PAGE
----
Stocks Bounce Back – Twice

Let’s start with the conclusion: Stick with your investment strategy, and don’t let outside influences like the Fed get in your way.

Following the Fed these days is like watching an endless point in a tennis match. The back-and-forth is causing anxiety, anticipation, more anxiety and confusion.

At its March meeting, Fed officials said they penciled in three quarter-point cuts in short-term rates by the end of 2024. But wait. Not so fast.

In the following weeks, Atlanta Fed President Raphael Bostic suggested one cut. San Francisco Fed President Mary Daly noted no guarantees and Cleveland’s President Loretta Mester said rate cuts may come later this year. Minneapolis President Neel Kashkari said that no cuts may be on the table, followed by Fed Governor Michelle Bowman, who said it’s possible rates may have to move higher to control inflation.

Confused? You’re not alone. So are the financial markets. As you can see in the table below, market speculators now anticipate only one, maybe two, cuts this year. But as the percentages show, there’s not much conviction in any outlook.

The April Consumer Price Index report only added to the confusion. When consumer prices came in a bit hotter-than-expected, that added to the uncertainty about what’s next with the Fed. So, try to stay focused, tune out the noise and don’t get pulled into the guessing game “What the Fed is Going to do Next?”

Market Insights

Stocks staged a choppy comeback last week as investors cheered positive earnings, led by mega-cap tech stocks. The rally came to pass despite fresh data showing a slowing economy and increasing inflationary pressures.

Last week opened with a rebound rally as investors breathed a sigh of relief that Middle East tensions had eased. The market rally extended into Tuesday, with investors cheering positive corporate earnings reports. By Tuesday’s market close, the S&P 500 had gained 2% for the week.

But investor enthusiasm didn’t last, as midweek saw profit taking in all three averages. Rising bond yields threw a wet blanket on market momentum; at one point, the yield on the 10-year Treasury note rose more than 40 basis points from its low earlier in the week.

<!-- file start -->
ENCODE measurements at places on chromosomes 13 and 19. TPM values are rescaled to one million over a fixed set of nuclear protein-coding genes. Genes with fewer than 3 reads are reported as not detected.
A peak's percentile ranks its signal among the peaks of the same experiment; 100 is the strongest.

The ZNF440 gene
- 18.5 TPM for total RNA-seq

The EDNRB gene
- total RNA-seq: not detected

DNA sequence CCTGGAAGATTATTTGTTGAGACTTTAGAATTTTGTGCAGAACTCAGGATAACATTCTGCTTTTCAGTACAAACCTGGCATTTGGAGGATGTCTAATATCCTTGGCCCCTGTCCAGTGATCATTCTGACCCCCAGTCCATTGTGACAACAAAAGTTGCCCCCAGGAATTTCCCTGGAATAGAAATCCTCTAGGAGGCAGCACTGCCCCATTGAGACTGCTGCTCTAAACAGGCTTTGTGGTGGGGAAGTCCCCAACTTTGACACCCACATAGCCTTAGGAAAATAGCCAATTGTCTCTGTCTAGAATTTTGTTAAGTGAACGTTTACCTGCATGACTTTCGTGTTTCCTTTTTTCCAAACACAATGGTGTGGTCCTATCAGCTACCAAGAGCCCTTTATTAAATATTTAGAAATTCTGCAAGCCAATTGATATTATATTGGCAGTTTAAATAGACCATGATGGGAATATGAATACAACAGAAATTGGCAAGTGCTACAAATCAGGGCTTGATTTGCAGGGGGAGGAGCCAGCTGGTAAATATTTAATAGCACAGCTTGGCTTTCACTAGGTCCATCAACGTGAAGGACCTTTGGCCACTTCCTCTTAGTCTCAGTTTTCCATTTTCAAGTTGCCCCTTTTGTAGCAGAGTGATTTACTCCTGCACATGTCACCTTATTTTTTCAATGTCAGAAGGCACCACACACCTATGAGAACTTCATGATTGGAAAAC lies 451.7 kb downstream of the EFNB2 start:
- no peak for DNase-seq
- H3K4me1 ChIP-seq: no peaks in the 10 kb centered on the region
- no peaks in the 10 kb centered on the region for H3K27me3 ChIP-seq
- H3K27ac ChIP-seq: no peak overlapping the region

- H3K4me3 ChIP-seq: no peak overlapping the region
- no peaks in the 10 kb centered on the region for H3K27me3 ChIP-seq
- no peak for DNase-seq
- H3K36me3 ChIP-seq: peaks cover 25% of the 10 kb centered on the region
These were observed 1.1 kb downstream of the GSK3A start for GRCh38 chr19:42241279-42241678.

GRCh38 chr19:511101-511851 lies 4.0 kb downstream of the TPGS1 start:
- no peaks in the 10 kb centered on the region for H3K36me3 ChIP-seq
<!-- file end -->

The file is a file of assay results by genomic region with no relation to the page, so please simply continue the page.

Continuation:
On Thursday, markets slipped on two fresh pieces of economic data: a Gross Domestic Product (GDP) slowdown and higher consumer prices. But by midday, selling pressure slowed. Stocks pushed higher on Friday behind upbeat Q1 reports from two mega-cap tech stocks, helping the S&P 500 and the Nasdaq post their best week since November.

Source:, April 27, 2024

It’s Time for Q1 Company Reports

Over the next few weeks, the vast majority of publicly traded companies will update shareholders on business conditions in Q1. It’s called “earnings season,” and it happens four times a year.

So buckle up because it’s relatively likely that you’ll read about one company’s success, followed by news of another’s missteps, more than once in the coming weeks. In the table below, you can see the next month of company reports. On a busy day, more than 400 companies will check in with their numbers. On slow days, typically Mondays and Fridays, you can expect to hear from fewer.

Updates on inflation and artificial intelligence have been the most popular topics. In Q3 2023, “AI” was said nearly 150 times. In Q4 of that same year, the term “inflation” was mentioned at least once during the quarterly calls of over 250 S&P 500 companies. Either could be popular again this quarter.

So far this earnings season, several large banks in the S&P 500 have posted results and their focus has been on the Fed and interest rates. Of course, you would expect banks to talk about interest rates, whereas it may not be as important to a tech company, for example.

It’s best to prepare for some market volatility as Wall Street starts to collect info about the 2024 business climate. If you want to know when a particular company is reporting, please contact an Adams Brown wealth consultant. Most have already set the date they are prepared to check in with results.

Source:, April 19, 2024. Earnings Calendar.

The opinions contained herein are that of the authors and not necessarily that of Private Client Services LLC and should not be construed as tax or legal advice nor should there be any guarantees assumed from the information presented.